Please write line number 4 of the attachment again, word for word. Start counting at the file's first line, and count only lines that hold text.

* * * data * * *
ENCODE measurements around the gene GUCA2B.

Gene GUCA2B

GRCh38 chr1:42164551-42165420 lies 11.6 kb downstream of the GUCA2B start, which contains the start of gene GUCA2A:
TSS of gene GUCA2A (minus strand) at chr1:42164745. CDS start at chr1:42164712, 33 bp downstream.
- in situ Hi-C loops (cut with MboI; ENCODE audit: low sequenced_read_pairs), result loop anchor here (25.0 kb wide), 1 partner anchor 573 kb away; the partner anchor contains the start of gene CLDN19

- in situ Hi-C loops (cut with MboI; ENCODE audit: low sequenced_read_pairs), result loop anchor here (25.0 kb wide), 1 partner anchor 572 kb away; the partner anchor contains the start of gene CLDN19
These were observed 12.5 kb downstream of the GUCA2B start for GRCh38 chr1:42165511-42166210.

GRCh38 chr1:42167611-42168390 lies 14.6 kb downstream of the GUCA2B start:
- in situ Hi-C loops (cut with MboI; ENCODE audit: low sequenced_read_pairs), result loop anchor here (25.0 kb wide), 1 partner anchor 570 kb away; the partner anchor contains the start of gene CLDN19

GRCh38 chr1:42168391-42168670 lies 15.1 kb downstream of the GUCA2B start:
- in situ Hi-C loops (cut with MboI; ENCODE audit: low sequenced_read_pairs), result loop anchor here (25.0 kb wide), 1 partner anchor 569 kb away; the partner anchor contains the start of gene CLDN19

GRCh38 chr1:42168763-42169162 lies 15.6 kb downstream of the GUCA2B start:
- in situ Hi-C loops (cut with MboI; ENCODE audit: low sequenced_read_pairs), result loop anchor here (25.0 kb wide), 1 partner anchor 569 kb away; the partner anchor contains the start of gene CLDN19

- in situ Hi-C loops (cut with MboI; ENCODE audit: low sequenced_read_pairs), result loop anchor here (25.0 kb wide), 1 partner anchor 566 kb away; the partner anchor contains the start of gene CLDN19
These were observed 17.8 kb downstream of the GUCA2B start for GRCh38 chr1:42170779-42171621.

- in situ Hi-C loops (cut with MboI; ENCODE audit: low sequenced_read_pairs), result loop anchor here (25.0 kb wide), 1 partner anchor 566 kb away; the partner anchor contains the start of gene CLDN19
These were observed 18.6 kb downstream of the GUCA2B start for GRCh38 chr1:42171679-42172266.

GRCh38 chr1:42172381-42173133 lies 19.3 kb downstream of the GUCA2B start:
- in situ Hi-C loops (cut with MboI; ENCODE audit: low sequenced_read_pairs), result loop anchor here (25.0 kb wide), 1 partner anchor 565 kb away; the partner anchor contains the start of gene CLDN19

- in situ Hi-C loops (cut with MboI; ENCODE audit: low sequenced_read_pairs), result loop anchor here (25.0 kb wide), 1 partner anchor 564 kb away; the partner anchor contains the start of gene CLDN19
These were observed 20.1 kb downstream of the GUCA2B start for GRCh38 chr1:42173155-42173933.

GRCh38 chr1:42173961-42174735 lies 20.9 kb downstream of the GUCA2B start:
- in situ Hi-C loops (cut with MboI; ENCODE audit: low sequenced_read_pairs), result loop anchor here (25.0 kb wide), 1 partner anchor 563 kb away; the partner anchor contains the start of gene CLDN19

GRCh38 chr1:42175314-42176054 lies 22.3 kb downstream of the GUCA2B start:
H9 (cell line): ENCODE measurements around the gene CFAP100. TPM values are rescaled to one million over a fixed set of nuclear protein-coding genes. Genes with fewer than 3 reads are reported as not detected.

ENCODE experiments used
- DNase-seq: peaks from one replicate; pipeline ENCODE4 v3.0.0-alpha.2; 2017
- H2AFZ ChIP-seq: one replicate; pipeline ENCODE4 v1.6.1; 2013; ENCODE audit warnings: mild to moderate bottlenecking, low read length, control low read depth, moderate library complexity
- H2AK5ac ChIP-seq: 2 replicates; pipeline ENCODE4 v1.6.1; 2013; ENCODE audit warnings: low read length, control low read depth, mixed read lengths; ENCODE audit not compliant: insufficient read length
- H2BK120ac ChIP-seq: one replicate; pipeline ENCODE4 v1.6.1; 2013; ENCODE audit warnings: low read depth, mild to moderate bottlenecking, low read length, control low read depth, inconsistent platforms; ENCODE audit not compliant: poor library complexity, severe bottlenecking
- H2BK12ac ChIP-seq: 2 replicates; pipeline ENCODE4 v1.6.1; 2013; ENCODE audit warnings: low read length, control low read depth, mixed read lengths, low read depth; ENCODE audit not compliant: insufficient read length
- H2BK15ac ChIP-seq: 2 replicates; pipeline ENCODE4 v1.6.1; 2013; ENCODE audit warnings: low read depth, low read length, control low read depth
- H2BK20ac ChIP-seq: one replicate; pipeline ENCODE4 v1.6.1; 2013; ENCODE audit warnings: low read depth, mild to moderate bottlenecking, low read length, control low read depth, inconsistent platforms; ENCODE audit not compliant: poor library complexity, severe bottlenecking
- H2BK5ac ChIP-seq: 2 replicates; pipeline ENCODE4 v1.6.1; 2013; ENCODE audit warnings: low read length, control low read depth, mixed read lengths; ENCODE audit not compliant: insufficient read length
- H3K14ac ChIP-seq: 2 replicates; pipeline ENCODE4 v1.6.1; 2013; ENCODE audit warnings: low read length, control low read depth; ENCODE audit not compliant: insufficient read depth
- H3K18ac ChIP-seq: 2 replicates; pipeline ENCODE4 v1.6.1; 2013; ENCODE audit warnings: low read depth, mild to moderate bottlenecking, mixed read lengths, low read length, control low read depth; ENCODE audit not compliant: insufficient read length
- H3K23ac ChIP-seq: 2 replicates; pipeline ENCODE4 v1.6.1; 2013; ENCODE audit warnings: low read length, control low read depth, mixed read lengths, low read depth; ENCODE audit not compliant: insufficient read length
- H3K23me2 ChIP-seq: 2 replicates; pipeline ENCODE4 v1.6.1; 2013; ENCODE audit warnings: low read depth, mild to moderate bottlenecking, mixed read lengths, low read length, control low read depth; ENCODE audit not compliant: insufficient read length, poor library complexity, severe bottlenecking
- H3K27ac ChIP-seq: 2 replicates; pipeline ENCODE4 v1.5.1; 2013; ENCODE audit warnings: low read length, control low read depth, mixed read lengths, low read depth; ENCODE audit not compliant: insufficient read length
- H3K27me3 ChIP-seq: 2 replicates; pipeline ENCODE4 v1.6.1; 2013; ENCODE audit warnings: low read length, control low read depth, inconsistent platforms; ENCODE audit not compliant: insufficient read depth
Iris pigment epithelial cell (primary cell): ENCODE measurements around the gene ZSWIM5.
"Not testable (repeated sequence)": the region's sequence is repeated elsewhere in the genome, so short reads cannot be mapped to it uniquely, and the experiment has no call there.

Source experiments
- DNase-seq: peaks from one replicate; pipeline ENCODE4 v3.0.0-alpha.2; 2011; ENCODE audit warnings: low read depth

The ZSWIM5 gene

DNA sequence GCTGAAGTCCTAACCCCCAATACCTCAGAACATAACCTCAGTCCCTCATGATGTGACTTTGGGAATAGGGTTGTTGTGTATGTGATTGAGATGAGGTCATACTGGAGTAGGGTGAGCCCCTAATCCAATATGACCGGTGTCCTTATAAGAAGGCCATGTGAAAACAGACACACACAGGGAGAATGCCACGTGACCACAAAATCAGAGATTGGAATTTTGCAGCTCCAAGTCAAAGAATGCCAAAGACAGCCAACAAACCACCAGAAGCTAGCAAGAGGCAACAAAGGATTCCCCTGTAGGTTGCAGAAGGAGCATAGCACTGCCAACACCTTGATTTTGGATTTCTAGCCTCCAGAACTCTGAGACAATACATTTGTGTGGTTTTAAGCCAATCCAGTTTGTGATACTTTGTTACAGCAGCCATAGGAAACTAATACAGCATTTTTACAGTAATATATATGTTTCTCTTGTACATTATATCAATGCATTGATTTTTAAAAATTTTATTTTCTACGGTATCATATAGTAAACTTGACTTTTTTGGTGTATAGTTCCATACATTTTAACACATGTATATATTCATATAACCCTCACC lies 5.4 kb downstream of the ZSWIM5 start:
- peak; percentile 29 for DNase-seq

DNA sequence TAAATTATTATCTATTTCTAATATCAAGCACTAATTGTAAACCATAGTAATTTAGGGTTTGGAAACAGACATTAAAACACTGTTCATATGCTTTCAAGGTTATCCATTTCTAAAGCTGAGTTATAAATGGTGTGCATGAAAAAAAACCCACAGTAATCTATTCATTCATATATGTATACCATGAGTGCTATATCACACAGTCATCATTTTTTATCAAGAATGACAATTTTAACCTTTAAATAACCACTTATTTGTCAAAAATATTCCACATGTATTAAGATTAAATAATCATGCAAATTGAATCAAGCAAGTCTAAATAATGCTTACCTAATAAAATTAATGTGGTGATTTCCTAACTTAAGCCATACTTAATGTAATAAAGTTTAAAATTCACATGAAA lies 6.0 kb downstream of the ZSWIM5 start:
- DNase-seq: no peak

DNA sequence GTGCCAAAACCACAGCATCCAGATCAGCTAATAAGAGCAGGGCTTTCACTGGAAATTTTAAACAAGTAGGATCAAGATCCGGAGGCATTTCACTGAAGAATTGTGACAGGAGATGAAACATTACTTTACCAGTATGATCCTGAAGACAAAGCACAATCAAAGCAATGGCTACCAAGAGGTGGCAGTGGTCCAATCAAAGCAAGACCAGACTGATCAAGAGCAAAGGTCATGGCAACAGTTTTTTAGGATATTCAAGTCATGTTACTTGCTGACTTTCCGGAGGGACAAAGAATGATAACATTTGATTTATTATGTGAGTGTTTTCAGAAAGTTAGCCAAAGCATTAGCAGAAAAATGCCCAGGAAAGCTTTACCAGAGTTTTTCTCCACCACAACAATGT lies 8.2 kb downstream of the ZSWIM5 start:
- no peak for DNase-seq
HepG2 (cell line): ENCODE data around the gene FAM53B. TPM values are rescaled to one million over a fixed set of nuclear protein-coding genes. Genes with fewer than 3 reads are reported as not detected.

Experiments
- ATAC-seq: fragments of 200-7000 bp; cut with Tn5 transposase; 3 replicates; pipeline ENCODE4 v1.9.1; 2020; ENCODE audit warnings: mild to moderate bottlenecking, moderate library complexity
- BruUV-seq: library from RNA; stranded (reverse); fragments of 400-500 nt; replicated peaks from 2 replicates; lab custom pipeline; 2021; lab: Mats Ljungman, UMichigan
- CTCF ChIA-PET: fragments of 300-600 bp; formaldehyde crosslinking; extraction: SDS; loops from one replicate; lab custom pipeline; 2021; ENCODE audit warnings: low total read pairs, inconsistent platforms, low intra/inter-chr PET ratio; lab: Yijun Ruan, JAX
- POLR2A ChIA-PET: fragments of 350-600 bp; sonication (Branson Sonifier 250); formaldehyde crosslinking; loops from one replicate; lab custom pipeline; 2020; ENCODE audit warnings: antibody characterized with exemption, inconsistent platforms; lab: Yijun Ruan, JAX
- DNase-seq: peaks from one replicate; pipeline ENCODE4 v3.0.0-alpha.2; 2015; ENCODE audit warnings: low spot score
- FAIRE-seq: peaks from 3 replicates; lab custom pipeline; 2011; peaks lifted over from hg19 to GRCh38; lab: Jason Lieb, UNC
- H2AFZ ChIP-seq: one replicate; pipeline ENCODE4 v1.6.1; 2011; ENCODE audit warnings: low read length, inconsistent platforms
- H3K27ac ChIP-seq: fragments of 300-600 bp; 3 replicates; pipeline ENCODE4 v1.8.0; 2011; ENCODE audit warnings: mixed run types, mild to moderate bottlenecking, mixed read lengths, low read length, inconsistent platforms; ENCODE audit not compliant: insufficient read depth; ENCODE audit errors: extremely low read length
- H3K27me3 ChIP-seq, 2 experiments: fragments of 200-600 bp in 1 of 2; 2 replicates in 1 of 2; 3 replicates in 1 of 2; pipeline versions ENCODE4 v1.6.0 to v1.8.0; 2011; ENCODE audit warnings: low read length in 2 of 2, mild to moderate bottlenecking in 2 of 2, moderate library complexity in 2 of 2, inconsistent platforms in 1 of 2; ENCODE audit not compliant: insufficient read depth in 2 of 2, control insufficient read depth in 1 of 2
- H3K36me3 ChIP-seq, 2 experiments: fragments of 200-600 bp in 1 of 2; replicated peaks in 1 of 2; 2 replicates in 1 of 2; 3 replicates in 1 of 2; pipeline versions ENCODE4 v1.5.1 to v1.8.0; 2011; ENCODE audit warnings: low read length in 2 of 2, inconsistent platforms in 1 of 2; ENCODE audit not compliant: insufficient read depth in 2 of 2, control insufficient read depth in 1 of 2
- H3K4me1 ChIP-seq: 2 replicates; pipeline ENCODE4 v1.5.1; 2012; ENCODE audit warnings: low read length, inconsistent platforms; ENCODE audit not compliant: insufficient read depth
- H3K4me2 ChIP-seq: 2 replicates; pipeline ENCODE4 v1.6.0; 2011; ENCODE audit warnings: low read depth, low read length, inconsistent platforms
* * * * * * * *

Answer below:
TSS of gene GUCA2A (minus strand) at chr1:42164745. CDS start at chr1:42164712, 33 bp downstream.